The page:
Again, don’t get me wrong, I UNDERSTAND why these guys think this way. But, that doesn’t mean I have to agree with it. We’re all of ONE YEAR into his 4-year deal! He’s still going to earn a nice chunk of change, and if all goes well, I could even respect a guy trying to re-up his deal AFTER 2015. But right now? Really? With all this other shit going on, I’ve got to be worried about Michael Bennett?
Other shit like Bruce Irvin, for instance. He’s headed into the last year of his rookie deal. Recently, we all learned that the Seahawks would not be picking up his 2016 option at over $7 million. Sounds like a reasonable way to go. I’m not so sure his position or what he brings to his position is worth a 1-year, $7.8 million deal. After the 2015 season, I might look back at that statement and slap myself for being an idiot, but that’s the great thing about contract years: guys tend to ramp up their effort to lock themselves into the biggest deal possible.
It was all there. Either Bruce Irvin goes H.A.M. in 2015 and earns a knockout extension with the Seahawks, or he fails and either leaves or comes back on a much more team-friendly deal. Then, he had to go run his mouth recently while watching an Atlanta Hawks playoff game about how much he wants to be in Atlanta after his contract here ends. Truthfully, Bruce Irvin has done and said a lot of dumb shit over the years (on Twitter and whatnot), but I’ve always dismissed it because – for the most part – what he’s said or done hasn’t really hurt the team (adderall aside). Fans tend to blow these things out of proportion because they’re stuffy and white and long for the days of old where everything was stuffy and white.
That having been said, if Bruce Irvin doesn’t want to be here, more power to him. He’s not irreplaceable. In fact, we’ve got guys on this team RIGHT NOW who could step up and take over for him. He may one day turn out to be a dominant pass rushing force (and I tend to think that’s going to happen, as pure pass rushers tend to age pretty well), but if he wants to be a crybaby because his option year wasn’t picked up, then I don’t know what to tell him. I guess he should’ve done more to deserve it being picked up. I guess he should’ve been someone we could rely on (and not someone who’s one more adderall test gone wrong away from an even longer suspension).
You want that big money that makes you worth upwards of $8 million per year? Go out and earn it! Do what it takes to make a team WANT to pay you $8 million per year. This is your contact year, with a high-profile franchise; you’ll never have a better opportunity to show the world what you can do.
Because, at this point, with the way you constantly run your mouth, all you’re doing is actively hurting your chances. Do you think teams will be looking forward to dealing with the headaches that will come their way whenever you decide to run your mouth on Twitter? Do you think other GMs like to see the way you badmouth the team that brought you into this league – as a player most pundits felt was a huge reach to be taken in the middle of the first round? If you sign elsewhere, how long will it be before you’re badmouthing THAT team in a public forum?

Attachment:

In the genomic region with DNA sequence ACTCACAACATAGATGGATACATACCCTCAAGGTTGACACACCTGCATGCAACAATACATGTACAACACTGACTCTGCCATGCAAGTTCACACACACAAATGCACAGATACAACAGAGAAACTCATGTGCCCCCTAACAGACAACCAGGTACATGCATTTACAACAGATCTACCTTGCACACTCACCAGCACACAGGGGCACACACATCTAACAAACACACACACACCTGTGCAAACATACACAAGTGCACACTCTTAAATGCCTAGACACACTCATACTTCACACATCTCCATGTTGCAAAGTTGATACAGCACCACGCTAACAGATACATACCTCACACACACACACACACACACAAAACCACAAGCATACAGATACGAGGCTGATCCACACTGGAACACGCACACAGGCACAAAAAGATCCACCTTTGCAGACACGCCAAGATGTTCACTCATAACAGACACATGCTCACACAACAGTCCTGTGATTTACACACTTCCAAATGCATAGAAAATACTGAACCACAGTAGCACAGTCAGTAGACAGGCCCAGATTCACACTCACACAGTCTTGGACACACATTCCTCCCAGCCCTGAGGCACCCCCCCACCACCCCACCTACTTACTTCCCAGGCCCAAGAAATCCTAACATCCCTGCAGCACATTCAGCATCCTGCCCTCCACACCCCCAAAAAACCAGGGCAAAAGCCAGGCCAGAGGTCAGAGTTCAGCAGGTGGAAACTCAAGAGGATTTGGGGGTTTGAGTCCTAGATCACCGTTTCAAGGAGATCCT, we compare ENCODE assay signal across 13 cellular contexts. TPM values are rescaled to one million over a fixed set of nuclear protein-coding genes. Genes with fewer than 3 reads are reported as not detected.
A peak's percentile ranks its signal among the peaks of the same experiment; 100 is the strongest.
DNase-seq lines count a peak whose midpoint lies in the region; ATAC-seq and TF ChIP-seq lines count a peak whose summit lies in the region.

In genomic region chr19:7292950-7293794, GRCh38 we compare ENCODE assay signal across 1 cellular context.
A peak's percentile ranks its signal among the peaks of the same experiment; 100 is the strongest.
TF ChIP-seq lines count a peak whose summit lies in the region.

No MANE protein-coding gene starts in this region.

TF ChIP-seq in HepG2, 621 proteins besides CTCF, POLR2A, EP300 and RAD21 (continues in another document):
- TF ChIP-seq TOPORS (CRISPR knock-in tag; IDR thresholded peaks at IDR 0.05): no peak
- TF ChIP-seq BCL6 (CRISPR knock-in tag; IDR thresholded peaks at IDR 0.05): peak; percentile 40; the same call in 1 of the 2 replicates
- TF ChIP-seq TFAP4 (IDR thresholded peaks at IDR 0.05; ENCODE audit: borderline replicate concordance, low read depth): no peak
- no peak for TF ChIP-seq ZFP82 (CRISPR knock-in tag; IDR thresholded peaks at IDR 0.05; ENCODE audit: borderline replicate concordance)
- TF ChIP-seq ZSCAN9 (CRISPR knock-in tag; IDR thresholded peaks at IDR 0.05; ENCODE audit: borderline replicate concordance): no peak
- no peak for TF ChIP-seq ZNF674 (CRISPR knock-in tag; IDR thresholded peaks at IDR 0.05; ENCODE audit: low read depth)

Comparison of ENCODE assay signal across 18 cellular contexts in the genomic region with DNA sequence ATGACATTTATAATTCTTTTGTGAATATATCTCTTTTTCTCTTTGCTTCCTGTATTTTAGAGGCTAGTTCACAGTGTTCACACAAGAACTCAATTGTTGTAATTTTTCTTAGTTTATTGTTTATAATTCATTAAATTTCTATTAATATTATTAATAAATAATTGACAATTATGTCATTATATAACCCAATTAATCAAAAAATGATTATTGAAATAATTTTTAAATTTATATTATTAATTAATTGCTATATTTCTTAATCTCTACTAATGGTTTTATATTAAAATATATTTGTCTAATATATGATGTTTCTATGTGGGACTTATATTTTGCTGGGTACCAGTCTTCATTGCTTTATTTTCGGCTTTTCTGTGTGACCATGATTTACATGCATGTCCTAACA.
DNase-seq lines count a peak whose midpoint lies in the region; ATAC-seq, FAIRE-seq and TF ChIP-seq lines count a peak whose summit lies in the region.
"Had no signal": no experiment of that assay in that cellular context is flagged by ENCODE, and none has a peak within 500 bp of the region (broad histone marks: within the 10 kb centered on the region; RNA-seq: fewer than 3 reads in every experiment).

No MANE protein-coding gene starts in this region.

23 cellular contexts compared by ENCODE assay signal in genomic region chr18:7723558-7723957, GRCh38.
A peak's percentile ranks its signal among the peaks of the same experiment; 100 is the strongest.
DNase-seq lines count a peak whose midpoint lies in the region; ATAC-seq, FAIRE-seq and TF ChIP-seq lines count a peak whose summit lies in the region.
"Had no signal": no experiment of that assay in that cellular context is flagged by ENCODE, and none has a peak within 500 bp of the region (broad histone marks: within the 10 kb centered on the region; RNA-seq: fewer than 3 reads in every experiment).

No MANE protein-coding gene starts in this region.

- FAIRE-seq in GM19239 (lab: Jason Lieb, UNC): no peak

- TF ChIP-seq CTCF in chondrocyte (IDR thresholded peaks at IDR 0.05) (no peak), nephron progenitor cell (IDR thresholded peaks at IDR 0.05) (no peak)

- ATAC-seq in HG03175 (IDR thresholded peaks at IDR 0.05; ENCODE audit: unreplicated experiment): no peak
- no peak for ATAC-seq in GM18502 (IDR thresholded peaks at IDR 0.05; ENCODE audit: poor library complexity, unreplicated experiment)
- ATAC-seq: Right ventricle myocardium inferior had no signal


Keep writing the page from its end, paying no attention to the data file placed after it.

You never had it as good as you’ve had it here in Seattle, with the coaching staff and the players around you. Don’t take it for granted, Irvin.
I’m going to close things on a bit of a controversial subject, but bear with me. The latest dispute has been just as public and looks just as ugly, depending on which reports are accurate: Russell Wilson’s contract extension.
It’s not that this process – Russell Wilson trying to maximize his earning potential – is making him unlikable, per se. But, for me anyway, it’s starting to chip away at the “I’m So Perfect” mystique. Obviously, I still want Russell Wilson here, and I want him to be a Seahawk until he decides to retire. But, do I think he deserves to make the most money of all the quarterbacks in the league? Not particularly. Going to the Super Bowl in two out of three years is pretty impressive, and winning one is something I’ll never forget, but why does he need to get all the money right now? He’s bound to have at least two or three more opportunities to re-work his deal and eventually get paid among the game’s best. But, can we not set the floor so high right now that it makes it impossible for this team to compete when he eventually reaches his ceiling?
I guess the bottom line is, I’d rather Russell Wilson didn’t play out his rookie deal. I’d rather get him locked into an extension now that provides him some semblance of financial security while at the same time allowing the team to take advantage of the cheapness of this final year to buy us a bit of a discount on the total cost of the contract. Let his NEXT contract extension be the one they write about in the history books. Let’s have this one just be a nice, happy pay-out for a guy who has been far and away the league’s best bargain – maybe in the history of the NFL (at least since the merger).
This post has primarily been about contract extensions, so I’ll cut it off here. But, I’ve got more I want to say about Russell Wilson a little later. It’s what I like to call Big Head Syndrome, and I fear our franchise quarterback may have finally caught it.